The USA Streetsies: Vote for the Best and Worst of 2016
Let’s just get this out of the way — 2016 was terrible!
But the show must go on, and as is Streetsblog tradition, we’re reviewing the last 12 months with our annual awards — the Streetsies.
We’ll be putting the finalists for Best Street Transformation up for a vote tomorrow. In the meantime, here are four other people’s choice categories to vote on. We’ll post the winners of these polls and other categories next week.
Best sign of progress
Better rail regulations
Federal regulators finally allowed U.S. railroads to purchase trains designed to international safety standards, clearing the way for lighter, faster vehicles and big savings for passenger rail operators.
Ballot box wins for transit
In new housing, parking spaces per bedroom declined for several years in a row, despite low gas prices and a relatively healthy economy.
Biggest local failure
The Metro shows signs of sliding into a “transit death spiral,” with WMATA threatening to cut service hours as ridership declines and fare hikes loom.
Rhode Island Governor Gina Raimondo preserves unwanted highway
Advocates in Providence, Rhode Island, had a smart plan to tear down an aging elevated freeway, but the proposal was snuffed out by Raimondo.
Seattle’s missed opportunity by the waterfront
After spending a fortune to bury its waterfront highway, Seattle is planning to build another highway-like road right on top of it.
Suburban Detroiters vote against better transit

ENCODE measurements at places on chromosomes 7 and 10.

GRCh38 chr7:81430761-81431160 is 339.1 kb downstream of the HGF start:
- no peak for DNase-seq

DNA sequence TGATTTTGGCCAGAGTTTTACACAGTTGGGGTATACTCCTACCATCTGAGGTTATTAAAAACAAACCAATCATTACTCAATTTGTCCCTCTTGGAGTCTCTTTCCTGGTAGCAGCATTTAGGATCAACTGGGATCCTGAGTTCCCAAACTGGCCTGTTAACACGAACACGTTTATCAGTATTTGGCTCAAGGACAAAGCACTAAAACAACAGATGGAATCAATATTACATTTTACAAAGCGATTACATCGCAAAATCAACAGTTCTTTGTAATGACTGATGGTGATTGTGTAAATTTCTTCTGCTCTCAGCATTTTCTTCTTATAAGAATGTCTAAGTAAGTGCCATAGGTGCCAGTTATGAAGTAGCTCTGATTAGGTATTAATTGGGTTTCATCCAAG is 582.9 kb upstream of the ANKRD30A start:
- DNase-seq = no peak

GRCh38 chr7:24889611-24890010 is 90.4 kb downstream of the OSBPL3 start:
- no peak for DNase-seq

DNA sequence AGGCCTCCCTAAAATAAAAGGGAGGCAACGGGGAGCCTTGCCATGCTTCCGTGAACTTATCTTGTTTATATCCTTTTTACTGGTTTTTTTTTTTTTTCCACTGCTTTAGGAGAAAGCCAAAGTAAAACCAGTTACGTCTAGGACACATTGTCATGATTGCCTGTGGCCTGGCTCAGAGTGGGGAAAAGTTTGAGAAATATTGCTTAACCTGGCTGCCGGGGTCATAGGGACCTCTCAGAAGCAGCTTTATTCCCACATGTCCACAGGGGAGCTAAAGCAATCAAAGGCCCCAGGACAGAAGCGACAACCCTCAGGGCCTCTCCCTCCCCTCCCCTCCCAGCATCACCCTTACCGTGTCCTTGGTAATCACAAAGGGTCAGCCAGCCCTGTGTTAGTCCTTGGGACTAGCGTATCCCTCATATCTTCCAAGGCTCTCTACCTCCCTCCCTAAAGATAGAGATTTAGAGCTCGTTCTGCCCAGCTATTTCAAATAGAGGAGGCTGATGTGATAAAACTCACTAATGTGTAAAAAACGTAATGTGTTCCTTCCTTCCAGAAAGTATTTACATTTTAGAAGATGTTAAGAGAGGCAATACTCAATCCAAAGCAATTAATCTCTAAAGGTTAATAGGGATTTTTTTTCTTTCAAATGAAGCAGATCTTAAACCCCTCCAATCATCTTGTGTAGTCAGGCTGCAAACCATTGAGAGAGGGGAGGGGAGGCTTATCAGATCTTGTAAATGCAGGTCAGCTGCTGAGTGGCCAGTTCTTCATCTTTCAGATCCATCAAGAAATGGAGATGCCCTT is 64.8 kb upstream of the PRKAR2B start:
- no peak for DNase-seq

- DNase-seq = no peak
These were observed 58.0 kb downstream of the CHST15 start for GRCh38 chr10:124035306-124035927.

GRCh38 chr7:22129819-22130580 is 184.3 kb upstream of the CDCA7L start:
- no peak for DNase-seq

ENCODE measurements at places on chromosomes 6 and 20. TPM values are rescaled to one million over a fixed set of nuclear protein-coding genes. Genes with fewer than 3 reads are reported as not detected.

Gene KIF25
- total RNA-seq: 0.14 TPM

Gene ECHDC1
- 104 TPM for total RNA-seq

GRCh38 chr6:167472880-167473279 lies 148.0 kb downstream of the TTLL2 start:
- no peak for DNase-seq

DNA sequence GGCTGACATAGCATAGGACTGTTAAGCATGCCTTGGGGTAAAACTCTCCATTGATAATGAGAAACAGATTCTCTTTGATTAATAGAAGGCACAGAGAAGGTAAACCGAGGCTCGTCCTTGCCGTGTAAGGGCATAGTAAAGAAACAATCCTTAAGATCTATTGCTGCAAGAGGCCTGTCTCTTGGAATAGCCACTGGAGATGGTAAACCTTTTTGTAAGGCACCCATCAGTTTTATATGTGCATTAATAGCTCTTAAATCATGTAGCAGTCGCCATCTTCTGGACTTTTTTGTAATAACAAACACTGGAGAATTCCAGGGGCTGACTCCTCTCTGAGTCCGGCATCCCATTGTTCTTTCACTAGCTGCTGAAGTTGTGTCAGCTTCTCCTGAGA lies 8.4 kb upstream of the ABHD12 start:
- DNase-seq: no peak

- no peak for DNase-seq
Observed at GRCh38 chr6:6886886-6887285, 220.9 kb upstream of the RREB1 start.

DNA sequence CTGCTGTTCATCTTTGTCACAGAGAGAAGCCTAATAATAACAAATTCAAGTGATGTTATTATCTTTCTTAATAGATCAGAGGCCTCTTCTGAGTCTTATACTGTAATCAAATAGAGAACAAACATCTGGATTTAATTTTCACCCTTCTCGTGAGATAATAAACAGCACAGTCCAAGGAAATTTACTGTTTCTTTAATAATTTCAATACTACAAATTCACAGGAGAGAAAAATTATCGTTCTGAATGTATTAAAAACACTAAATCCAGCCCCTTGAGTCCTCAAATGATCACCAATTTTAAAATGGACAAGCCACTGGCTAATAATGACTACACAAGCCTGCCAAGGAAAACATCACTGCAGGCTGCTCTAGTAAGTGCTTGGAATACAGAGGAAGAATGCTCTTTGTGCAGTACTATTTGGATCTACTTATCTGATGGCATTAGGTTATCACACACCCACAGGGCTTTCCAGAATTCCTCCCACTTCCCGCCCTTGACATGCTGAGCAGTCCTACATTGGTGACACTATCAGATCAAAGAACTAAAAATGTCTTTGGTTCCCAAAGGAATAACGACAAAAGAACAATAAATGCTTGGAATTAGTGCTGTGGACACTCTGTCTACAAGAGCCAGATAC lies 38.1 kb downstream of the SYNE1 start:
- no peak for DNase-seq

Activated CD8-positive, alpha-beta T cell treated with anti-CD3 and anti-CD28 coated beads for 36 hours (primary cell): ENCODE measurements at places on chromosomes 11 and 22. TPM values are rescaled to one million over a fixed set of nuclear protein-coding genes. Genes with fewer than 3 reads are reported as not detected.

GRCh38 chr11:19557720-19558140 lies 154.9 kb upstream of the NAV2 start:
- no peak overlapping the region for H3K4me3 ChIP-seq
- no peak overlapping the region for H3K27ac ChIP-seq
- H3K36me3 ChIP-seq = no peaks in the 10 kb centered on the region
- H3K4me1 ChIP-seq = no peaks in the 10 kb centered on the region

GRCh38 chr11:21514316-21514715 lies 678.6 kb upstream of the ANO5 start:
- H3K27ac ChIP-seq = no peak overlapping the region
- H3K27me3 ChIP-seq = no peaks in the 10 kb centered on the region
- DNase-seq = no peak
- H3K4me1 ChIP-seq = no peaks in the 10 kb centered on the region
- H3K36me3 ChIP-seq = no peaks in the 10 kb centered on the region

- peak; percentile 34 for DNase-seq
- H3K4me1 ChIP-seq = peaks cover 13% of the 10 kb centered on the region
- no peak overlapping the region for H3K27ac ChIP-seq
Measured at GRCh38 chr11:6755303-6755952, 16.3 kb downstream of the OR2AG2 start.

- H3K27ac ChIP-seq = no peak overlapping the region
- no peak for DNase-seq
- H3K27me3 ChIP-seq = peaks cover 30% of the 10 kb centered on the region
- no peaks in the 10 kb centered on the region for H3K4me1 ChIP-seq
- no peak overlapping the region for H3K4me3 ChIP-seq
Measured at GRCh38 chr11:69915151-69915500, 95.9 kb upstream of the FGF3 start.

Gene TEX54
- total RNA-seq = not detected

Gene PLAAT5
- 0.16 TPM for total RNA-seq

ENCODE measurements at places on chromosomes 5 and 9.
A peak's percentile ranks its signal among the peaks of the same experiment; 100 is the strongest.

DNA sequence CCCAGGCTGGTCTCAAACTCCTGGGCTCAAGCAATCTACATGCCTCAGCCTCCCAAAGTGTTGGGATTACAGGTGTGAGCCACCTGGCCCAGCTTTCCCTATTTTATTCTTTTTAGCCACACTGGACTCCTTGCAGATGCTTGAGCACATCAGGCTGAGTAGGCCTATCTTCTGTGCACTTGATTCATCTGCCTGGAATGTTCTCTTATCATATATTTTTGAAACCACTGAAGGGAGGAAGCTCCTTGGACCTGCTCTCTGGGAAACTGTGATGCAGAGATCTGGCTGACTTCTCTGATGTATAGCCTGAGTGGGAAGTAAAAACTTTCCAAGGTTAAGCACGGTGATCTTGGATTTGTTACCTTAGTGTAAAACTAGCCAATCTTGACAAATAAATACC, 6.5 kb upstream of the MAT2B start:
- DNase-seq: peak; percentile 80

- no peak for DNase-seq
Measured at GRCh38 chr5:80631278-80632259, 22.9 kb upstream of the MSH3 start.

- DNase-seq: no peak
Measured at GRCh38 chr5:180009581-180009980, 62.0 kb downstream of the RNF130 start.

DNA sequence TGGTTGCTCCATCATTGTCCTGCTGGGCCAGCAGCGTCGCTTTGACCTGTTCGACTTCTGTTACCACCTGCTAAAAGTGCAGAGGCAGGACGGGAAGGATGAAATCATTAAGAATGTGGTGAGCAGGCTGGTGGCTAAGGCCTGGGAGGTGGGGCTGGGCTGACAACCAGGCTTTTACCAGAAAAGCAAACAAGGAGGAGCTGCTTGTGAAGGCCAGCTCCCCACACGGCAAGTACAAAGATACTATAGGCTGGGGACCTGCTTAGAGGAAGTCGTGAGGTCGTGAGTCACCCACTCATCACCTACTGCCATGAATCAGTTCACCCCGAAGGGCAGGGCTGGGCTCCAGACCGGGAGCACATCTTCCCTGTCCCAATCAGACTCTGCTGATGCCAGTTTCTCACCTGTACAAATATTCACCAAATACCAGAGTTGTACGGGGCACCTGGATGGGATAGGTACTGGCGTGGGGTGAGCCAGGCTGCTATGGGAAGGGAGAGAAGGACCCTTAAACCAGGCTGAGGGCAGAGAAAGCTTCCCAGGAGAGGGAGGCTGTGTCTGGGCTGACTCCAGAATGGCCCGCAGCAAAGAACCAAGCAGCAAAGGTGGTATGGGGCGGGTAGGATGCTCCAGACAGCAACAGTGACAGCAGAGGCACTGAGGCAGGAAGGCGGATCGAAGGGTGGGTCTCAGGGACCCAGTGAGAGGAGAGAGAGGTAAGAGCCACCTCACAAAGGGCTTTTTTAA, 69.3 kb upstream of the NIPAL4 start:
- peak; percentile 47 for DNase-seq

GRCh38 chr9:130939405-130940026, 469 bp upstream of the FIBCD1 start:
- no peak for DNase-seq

Detroit‘s regional transit measure, which could have transformed one of the nation’s most dysfunctional systems, was narrowly defeated at the ballot box.
Worst victim blaming
After an intoxicated hit-and-run driver killed five cyclists in Michigan, the press lectured cyclists about helmets.
Phoenix PSA comic
An insanely graphic comic book warned Phoenix kids that biking will kill them — for safety!
Louisville “pedestrian safety” program
A Louisville pedestrian safety program, sponsored by the local bike advocacy group, issued fake jaywalking tickets to children.
Traffic fatalities on the rise
Cheap gas and more driving made 2016 an especially deadly year on American streets — and pedestrians and cyclists.
Some of America’s largest transit systems had epic failures in 2016, indicative of serious long-term problems with maintenance and procurement. The biggest fiasco happened in D.C., when safety lapses forced Metro to implement a mid-week, emergency closure of the entire system. Philadelphia’s SEPTA commuter rail was also hobbled by a major design flaw causing 120 trains to be pulled out of service, and in Boston, a train full of passengers caught fire.